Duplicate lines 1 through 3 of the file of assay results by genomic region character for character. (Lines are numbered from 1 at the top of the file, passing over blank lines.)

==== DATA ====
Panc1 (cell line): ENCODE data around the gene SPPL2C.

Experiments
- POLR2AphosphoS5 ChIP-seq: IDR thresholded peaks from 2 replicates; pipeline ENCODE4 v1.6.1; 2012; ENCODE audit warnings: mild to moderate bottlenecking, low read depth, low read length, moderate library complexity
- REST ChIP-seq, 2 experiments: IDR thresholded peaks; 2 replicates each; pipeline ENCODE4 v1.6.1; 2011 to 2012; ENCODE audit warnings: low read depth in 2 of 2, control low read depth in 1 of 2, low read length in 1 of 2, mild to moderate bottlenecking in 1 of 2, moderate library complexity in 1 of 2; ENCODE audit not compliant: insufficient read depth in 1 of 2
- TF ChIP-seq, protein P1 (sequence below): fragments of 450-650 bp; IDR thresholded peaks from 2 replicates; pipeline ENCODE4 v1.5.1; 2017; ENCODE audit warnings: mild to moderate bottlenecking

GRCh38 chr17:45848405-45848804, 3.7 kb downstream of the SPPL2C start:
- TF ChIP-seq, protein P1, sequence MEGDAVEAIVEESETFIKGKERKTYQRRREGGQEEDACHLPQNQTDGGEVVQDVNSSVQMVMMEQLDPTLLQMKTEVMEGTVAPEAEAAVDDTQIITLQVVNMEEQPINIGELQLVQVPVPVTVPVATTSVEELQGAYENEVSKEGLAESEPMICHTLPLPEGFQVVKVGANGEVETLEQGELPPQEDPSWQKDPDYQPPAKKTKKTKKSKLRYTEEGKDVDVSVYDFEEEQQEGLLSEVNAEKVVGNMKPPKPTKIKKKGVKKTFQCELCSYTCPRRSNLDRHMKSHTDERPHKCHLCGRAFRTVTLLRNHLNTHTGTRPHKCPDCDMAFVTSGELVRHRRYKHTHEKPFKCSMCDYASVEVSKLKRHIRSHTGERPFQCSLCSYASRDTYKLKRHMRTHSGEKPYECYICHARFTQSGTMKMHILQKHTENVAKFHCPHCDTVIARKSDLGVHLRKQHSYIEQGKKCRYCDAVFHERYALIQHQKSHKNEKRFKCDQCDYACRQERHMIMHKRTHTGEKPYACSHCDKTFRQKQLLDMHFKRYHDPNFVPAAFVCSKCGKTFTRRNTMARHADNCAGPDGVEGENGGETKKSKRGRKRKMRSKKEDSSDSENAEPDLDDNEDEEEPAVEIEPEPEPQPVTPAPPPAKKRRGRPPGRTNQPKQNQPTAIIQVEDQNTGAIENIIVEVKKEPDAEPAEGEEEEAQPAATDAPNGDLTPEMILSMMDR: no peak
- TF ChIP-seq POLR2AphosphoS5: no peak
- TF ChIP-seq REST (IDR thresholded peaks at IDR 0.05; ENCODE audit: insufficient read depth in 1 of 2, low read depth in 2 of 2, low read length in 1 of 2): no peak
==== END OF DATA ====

Panc1 (cell line): ENCODE data around the gene SPPL2C.

Experiments
- POLR2AphosphoS5 ChIP-seq: IDR thresholded peaks from 2 replicates; pipeline ENCODE4 v1.6.1; 2012; ENCODE audit warnings: mild to moderate bottlenecking, low read depth, low read length, moderate library complexity